McCain, Obama, and W are all getting together to talk about the economy. I'm sure part of this is for showmanship, but I also think its good for them to sit down and talk about ideas. The reality is that 2 of the 3 of them will spend time in the White House in January, and that the economic crisis will likely still be here then.

This call for discussions between current and present Presidents isn't without precedent. With Franklin Roosevelt as the president-elect, and Herbert Hoover a lame duck President still in the White House, Hoover sent an urgent request to meet to discuss his plan for getting the American economy out of the Depression. FDR didn't respond, either to the first request or several thereafter. In those days the conventions took place earlier, in this case July. After taking office, FDR did implement a plan very similar to that which Hoover had urged him to support several months earlier.

Had they met, and had they implemented the plan 6 months earlier, would it have made a difference? That's hard to say, but FDRs refusal to meet with Hoover, apparently out of political motives, was not a bright spot on his historical resume. Hopefully with this meeting between W, Obama, and McCain, our current and future presidents will show that some non-partisanship is a good thing.

See: David M. Kennedy, Freedom from Fear: The American People in Depression and War, 1929-1945 (1999)

Saturday, September 13, 2008

Post Cold-War Stories

A friend of mine is writing a novel.  The lead character is a somewhat fallen knight who is trying desperately to save his daughter by taking her to the ends of the earth in search of a cure.  I asked him the book was going to be a Cold War story, or a post-Cold War story.  As there are no Soviets found in this sort of medieval setting book, he asked me what I meant.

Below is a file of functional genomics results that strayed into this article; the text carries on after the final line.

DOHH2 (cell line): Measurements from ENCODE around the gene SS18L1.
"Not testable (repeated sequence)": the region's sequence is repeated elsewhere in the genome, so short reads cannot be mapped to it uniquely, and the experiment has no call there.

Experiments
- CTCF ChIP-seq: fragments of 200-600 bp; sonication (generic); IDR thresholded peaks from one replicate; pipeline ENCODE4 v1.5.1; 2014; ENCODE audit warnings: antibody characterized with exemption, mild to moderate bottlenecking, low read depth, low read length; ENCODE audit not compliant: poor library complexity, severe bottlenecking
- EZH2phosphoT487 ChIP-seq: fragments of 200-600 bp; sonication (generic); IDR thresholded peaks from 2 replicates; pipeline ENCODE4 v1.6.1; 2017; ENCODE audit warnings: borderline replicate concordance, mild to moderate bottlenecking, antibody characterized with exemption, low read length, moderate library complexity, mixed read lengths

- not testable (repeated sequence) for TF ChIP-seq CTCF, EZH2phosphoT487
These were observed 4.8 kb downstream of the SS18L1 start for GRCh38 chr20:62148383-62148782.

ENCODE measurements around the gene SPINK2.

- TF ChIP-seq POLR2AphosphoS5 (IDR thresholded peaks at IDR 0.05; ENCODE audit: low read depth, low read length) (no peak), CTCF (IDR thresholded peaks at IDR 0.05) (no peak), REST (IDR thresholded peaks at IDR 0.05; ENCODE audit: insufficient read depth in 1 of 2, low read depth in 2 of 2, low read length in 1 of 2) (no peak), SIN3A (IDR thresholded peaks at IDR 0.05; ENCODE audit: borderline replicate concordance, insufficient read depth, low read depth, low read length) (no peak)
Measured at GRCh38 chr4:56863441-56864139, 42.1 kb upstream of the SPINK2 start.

"Well, if they get they find the cure, and the girl lives, its a Cold War story.  If they get there, find a cure, but the girl dies anyway, its a post-Cold War story," I said.

'"What in the world do you mean?" he asked.

So here is my explanation, and theory about why most hero movies are so different than the ones that came out 15-20 years ago.  During the Cold War, the US was in an epic battle with the Soviets- good vs. evil, freedom vs tyranny, us vs. them.  With all our foibles, we still were right, and they were wrong.  As a nation, we hoped to some day defeat communism, and then experience joyful victory.  The movies reflected this anticipation of glorious victory- the Death Star blows up, the hero gets the girl, and rides/flies/drives into the sunset.   We fully expected winning would be grand.  Then we did win the Cold War, but the fulfillment wasn't what we expected after conquering our foe.  Victory didn't equal contentment, and now Hollywood reflects that.  Take any of the big hero movies of late- Superman, Spiderman, Batman.  All of them represent pyrrhic victories.  The hero may defeat the villain, but at what cost to his soul?  He becomes so fouled up and has to break so many rules in his efforts to defeat evil that he can no longer enjoy life. Heck, you can even throw Disney/Pixar's Incredibles into the mix.  Spiderman decides he's so messed up that he can't be with Jane.  Ditto for Batman and Superman.  Much better to be the guy on the sidelines than the guy in the spotlight.  And these movies resonate with us, otherwise they wouldn't do so well.  If one of these movies had come out with a triumphal victory at the end, they wouldn't be taken seriously.   We'd just say, 'that's so unrealistic' (as if flying, web-shooting wrists, and the Batmobile are), and let the movie bomb.  If a 'hero' movie isn't bittersweet, its not a 'real' hero movie.

So as Americans, does that mean if we win, we lose?  I don't think that's true, but I do think that's a prevailing mood.   As an American, I think its very important to strive for victory, but as a Christian, I know that military, economic, or cultural won't bring fulfillment.